Homeowners Insurance 101 (Home Shopping 4/6)

Meet Emily. Emily is in the process of buying
a house in the suburbs. Emily has just watched our videos: “Mortgages
101” and “How to Find a House and a Mortgage”, so she knows exactly how to get a great home
with great financing. However, she still has no idea how to get
homeowners insurance. What should she do? Well, her first step is simple: before she
can buy homeowners insurance, she’ll need to understand it. So let’s start there. Like most types of insurance, homeowners insurance
reduces the costs associated with a risk, in this case the risk of your home being damaged
or someone being injured on your property, in return for a monthly fee called a premium,
which is based on everything from your home’s age to its location. As for homeowners insurance actually works,
it operates through six coverages bundled together, none which are required by law,
though they will be required by your mortgage lender. The first coverage is dwelling coverage, and
protects the structure of the home from theft and pretty much every disaster you can think
of, except floods and earthquakes, whose plans need to be purchased separately. So how does it work? Well, in general dwelling
coverage works through a deductible and limit. A deductible is simply the amount of money
Emily must pay per incident before her insurer pays the rest, while a limit is the maximum
amount an insurer will pay. For example, let’s say Emily’s insurance plan has a $5,000
deductible and her house recently suffered a fire that caused $100,000 in damage. Under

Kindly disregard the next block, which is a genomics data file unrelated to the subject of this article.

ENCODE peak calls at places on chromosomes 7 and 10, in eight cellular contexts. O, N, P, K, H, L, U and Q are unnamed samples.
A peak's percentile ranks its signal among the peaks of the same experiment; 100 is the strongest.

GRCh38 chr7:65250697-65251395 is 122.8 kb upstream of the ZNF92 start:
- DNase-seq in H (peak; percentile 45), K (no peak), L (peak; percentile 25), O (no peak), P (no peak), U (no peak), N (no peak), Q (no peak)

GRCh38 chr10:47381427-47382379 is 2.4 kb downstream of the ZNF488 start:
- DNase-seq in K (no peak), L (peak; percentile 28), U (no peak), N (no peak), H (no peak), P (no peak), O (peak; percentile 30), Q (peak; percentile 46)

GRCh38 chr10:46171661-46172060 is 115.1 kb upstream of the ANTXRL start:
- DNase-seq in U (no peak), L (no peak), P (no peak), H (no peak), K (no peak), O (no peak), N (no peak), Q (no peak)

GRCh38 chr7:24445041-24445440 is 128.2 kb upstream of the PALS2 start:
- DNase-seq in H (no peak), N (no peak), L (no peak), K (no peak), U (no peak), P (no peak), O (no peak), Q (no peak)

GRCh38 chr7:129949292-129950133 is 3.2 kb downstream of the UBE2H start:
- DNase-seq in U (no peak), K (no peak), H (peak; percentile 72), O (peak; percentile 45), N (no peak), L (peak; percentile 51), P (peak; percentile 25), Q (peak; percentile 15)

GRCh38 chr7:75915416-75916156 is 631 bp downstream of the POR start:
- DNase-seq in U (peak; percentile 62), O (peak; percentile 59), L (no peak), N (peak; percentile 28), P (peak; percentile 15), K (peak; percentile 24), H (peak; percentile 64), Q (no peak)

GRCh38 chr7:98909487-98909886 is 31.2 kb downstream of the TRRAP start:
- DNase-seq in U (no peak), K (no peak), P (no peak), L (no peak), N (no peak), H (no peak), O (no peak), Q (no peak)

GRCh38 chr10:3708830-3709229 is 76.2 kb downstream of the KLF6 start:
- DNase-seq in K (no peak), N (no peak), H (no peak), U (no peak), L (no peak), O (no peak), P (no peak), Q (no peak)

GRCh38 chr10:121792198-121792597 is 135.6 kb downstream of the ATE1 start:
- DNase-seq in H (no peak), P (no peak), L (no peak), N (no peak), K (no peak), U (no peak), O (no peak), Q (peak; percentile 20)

the terms of her policy, Emily only has to pay the first $5,000 of his bill; her insurer
will cover the rest up to her limit, say $500,000. So that’s dwelling coverage works. The next
three coverages also work through a limit, typically as a percentage of the dwelling
coverage. Let’s go through each one: One: Other structures on your property coverage,
which covers things like outhouses and detached garages.
Two: Personal property coverage, which covers the cost of replacing the contents of your
home. And Three: Loss of use coverage, which covers
any expenses you incur while your home is uninhabitable, such as staying in a hotel. Finally, the last two coverages operate a
little differently: their limits are standalone, independent from the dwelling coverage. Again,
let’s go through each. One: Personal liability coverage, which protects
you against lawsuits filed by those injured on your property.
And Two: Medical payments coverage, which covers the medical expenses of those injured
on your property who don’t sue you. Hopefully, you and Emily now have a better
understanding of how homeowners insurance works. Be sure to check our our next video
to learn how to actually get homeowners insurance, and to check out our website, where you can
find more educational material and great homeowners insurance recommendations.


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